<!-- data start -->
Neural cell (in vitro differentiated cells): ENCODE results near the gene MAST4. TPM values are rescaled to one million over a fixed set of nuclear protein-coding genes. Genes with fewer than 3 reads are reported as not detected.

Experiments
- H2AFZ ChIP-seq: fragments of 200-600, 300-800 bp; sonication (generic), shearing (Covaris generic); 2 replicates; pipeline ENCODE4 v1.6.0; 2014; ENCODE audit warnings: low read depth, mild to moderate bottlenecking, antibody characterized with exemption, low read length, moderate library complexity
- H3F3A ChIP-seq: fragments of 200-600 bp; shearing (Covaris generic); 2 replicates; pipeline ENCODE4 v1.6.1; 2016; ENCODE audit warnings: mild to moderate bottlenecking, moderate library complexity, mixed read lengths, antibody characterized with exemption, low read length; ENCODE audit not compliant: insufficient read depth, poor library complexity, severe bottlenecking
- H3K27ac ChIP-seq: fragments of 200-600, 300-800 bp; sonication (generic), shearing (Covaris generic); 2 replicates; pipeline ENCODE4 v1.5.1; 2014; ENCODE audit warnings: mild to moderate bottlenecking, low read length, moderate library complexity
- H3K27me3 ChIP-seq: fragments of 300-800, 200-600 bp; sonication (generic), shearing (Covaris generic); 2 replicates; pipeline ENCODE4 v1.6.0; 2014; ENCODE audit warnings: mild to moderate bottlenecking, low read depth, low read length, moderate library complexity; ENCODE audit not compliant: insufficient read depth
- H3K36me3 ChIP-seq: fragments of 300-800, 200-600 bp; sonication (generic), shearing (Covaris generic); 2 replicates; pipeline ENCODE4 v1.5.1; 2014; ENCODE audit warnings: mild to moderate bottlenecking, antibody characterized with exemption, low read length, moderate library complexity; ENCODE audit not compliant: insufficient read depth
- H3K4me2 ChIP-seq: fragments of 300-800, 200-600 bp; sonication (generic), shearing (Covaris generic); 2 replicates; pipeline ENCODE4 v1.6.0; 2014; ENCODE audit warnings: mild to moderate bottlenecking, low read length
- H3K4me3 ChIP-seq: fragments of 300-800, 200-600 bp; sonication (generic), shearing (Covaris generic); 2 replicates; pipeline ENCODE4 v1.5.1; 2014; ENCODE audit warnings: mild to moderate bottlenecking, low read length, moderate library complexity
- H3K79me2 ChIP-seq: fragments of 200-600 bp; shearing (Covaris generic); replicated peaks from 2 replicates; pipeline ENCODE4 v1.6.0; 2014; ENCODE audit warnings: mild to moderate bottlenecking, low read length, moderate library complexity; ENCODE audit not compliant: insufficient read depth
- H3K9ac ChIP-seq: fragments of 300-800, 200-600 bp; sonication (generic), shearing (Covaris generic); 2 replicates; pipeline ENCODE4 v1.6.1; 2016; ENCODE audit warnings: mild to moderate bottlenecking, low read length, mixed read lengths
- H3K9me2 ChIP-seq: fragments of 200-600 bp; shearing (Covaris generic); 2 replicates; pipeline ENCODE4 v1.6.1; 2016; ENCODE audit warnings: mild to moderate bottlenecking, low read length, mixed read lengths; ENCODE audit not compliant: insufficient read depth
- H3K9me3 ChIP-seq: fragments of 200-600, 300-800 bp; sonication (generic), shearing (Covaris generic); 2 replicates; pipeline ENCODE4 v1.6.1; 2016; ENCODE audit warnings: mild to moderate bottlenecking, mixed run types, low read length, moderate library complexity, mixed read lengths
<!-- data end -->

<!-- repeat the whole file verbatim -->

Neural cell (in vitro differentiated cells): ENCODE results near the gene MAST4. TPM values are rescaled to one million over a fixed set of nuclear protein-coding genes. Genes with fewer than 3 reads are reported as not detected.

Experiments
- H2AFZ ChIP-seq: fragments of 200-600, 300-800 bp; sonication (generic), shearing (Covaris generic); 2 replicates; pipeline ENCODE4 v1.6.0; 2014; ENCODE audit warnings: low read depth, mild to moderate bottlenecking, antibody characterized with exemption, low read length, moderate library complexity
- H3F3A ChIP-seq: fragments of 200-600 bp; shearing (Covaris generic); 2 replicates; pipeline ENCODE4 v1.6.1; 2016; ENCODE audit warnings: mild to moderate bottlenecking, moderate library complexity, mixed read lengths, antibody characterized with exemption, low read length; ENCODE audit not compliant: insufficient read depth, poor library complexity, severe bottlenecking
- H3K27ac ChIP-seq: fragments of 200-600, 300-800 bp; sonication (generic), shearing (Covaris generic); 2 replicates; pipeline ENCODE4 v1.5.1; 2014; ENCODE audit warnings: mild to moderate bottlenecking, low read length, moderate library complexity
- H3K27me3 ChIP-seq: fragments of 300-800, 200-600 bp; sonication (generic), shearing (Covaris generic); 2 replicates; pipeline ENCODE4 v1.6.0; 2014; ENCODE audit warnings: mild to moderate bottlenecking, low read depth, low read length, moderate library complexity; ENCODE audit not compliant: insufficient read depth
- H3K36me3 ChIP-seq: fragments of 300-800, 200-600 bp; sonication (generic), shearing (Covaris generic); 2 replicates; pipeline ENCODE4 v1.5.1; 2014; ENCODE audit warnings: mild to moderate bottlenecking, antibody characterized with exemption, low read length, moderate library complexity; ENCODE audit not compliant: insufficient read depth
- H3K4me2 ChIP-seq: fragments of 300-800, 200-600 bp; sonication (generic), shearing (Covaris generic); 2 replicates; pipeline ENCODE4 v1.6.0; 2014; ENCODE audit warnings: mild to moderate bottlenecking, low read length
- H3K4me3 ChIP-seq: fragments of 300-800, 200-600 bp; sonication (generic), shearing (Covaris generic); 2 replicates; pipeline ENCODE4 v1.5.1; 2014; ENCODE audit warnings: mild to moderate bottlenecking, low read length, moderate library complexity
- H3K79me2 ChIP-seq: fragments of 200-600 bp; shearing (Covaris generic); replicated peaks from 2 replicates; pipeline ENCODE4 v1.6.0; 2014; ENCODE audit warnings: mild to moderate bottlenecking, low read length, moderate library complexity; ENCODE audit not compliant: insufficient read depth
- H3K9ac ChIP-seq: fragments of 300-800, 200-600 bp; sonication (generic), shearing (Covaris generic); 2 replicates; pipeline ENCODE4 v1.6.1; 2016; ENCODE audit warnings: mild to moderate bottlenecking, low read length, mixed read lengths
- H3K9me2 ChIP-seq: fragments of 200-600 bp; shearing (Covaris generic); 2 replicates; pipeline ENCODE4 v1.6.1; 2016; ENCODE audit warnings: mild to moderate bottlenecking, low read length, mixed read lengths; ENCODE audit not compliant: insufficient read depth
- H3K9me3 ChIP-seq: fragments of 200-600, 300-800 bp; sonication (generic), shearing (Covaris generic); 2 replicates; pipeline ENCODE4 v1.6.1; 2016; ENCODE audit warnings: mild to moderate bottlenecking, mixed run types, low read length, moderate library complexity, mixed read lengths